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Amglo Kemllte Laboratories, Inc. v. National Labor Relations Board

United States Court of Appeals, Seventh Circuit

August 17, 2016

Amglo Kemllte Laboratories, Inc., Petitioner/Cross-Respondent,
National Labor Relations Board, Respondent/Cross-Petitioner.

          Argued February 11, 2016

         Petition for Review and Cross-Application for Enforcement of a Decision and Order of the National Labor Relations Board. No. 13-CA-065271

          Before Bauer and Williams, Circuit Judges, and Adelman, District Judge [*]

          Williams, Circuit Judge.

         Amglo Kemlite Laboratories makes specialty lights, such as those on airplane wings. Its employees in Illinois went on strike to protest low wages. The National Labor Relations Board found that Amglo unlawfully retaliated by transferring some work from Illinois to a separate Amglo facility in Mexico. The Board issued a remedial order. In this case, the Board asks us to enforce its order and Amglo asks us to set it aside. Because the order has a reasonable basis in law and is supported by substantial evidence, we enforce it.

         I. BACKGROUND

         A. Strike and Response

         On September 19, 2011, Amglo's President, Izabella Christian, visited Amglo's Illinois facility. Before her visit, several employees had complained to her-and to the Illinois plant manager, Anna Czajkowska-about low wages. During the visit, a supervisor reminded Christian about the employees' complaints, but she responded that Amglo would not raise wages.

         The next morning, nearly all of the plant's 94 employees went on strike. Christian and Czajkowska arrived shortly after the strike began, told employees that Amglo would not raise wages, and directed employees to return to work or go home. The employees asked to speak to Amglo's owner, Jim Hyland, but Christian responded that Hyland was not as "pro-Polish" as he used to be. (Nearly all of the employees were of Polish descent.) Czajkowska said: "I'll tell you what he's going to say. He will tell us to get rid of half of you. And you're not going to do anything. You're not going to scare him. You're not going to threaten him. You're going to lose." Czajkowska held resignation forms in her hand and told employees that if they did not like their wages, they could quit. Christian discussed globalization and explained that companies can move production to China and Mexico (two places where Amglo had plants). The employees made a written demand for guaranteed annual raises and for backpay since their last raise. They got no response.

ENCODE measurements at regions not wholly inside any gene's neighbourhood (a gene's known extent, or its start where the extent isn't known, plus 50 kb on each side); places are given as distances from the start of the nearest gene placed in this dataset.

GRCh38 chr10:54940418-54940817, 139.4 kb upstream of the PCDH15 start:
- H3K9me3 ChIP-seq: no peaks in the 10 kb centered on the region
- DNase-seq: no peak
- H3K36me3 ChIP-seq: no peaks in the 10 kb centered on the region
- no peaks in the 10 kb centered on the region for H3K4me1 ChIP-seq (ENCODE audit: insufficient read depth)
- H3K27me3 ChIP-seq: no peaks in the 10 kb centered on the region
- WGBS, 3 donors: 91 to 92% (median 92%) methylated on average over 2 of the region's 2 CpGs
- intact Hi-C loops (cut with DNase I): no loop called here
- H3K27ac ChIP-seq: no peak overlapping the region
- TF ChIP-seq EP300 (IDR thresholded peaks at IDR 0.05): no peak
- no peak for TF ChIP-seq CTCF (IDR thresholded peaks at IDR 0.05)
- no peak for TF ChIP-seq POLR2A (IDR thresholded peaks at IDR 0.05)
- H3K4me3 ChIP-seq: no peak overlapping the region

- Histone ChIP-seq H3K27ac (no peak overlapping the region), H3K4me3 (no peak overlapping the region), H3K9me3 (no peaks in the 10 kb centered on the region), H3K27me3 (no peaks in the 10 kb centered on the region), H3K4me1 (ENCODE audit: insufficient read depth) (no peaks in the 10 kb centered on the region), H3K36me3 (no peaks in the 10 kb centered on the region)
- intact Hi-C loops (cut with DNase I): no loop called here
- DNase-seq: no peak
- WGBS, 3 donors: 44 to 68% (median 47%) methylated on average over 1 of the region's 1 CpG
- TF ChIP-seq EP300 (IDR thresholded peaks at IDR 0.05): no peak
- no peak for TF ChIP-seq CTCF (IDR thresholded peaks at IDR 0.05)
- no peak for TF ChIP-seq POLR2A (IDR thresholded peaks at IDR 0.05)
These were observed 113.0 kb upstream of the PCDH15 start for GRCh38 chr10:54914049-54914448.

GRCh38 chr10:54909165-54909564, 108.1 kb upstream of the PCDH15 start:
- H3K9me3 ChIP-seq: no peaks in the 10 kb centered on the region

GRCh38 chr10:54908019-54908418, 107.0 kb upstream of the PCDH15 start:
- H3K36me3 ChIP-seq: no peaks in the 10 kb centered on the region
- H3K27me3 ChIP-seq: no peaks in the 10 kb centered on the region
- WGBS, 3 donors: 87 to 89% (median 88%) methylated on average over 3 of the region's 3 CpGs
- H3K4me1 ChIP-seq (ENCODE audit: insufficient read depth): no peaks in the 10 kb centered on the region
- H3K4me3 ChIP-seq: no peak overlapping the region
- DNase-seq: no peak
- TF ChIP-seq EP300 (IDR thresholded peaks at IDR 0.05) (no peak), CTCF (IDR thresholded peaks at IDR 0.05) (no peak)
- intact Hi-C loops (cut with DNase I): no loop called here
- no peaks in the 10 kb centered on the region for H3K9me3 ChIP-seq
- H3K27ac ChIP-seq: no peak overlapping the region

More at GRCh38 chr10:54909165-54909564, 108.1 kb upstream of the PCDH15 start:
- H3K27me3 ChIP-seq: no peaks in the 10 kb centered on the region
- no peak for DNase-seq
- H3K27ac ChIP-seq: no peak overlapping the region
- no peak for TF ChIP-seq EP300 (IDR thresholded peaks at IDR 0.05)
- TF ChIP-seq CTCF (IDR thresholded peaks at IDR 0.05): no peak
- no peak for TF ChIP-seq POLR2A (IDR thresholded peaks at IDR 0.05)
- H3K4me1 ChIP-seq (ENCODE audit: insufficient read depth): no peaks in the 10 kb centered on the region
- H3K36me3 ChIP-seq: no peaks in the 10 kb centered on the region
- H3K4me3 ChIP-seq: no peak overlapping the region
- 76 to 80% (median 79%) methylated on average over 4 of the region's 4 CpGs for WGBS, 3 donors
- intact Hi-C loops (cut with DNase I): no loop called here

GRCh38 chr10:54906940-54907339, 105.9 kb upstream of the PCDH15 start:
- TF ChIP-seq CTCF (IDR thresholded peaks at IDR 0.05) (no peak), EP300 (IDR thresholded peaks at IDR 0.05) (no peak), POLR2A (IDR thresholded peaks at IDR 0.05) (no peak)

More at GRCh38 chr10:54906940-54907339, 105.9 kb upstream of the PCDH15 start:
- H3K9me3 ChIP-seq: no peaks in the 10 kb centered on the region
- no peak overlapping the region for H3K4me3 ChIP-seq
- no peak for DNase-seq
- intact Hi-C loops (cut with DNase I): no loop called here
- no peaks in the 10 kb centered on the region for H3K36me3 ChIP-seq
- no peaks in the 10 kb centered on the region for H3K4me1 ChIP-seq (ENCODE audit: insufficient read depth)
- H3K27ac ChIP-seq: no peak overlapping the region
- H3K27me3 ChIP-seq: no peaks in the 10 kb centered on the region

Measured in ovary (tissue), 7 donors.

Employees arrived at the plant at 5:00 a.m. the next morning and continued striking. Two hours later, Christian and Czajkowska arrived and ordered employees to return to work or get off the company's property. Choosing the second option, employees reassembled on public property and continued their strike-but not for long. Over the next week, several employees returned to work, with no raise.

         On September 27, all of the employees who remained on strike-more than 50 people-signed an unconditional offer to return to work without a raise. Christian said that she could not give them a timeline for recalls, nor could she say how many of them would be recalled, because Amglo was transferring some work from Illinois to Mexico "because of the situation." By September 30, Amglo had recalled all but 22 employees. A month later, Amglo sent those 22 people a letter stating that, in part because of the transfer of work to Mexico, there were no jobs available. The letter informed the employees that, if a job opened up, they would be recalled before any new employee was hired. As of February 2012, none of the 22 had been recalled.

         B. Administrative Proceedings

         The National Labor Relations Board includes a General Counsel, who is responsible for investigating and prosecuting unfair labor practices. It also includes a "Board, " which is a quasi-judicial body that decides such cases. The General Counsel is independent of the Board. See generally Here, after an investigation, the General Counsel charged Amglo with unfair labor practices.

         An Administrative Law Judge held a hearing and issued findings and conclusions, which were appealed to the Board. The Board concluded that Amglo engaged in unfair labor practices by: (1) threatening to fire employees for striking, and (2) transferring work from Illinois to Mexico in retaliation for the strike. The Board ordered Amglo to avoid taking such actions in the future, to return the transferred work to Illinois, to offer full reinstatement to any employee who lost ...

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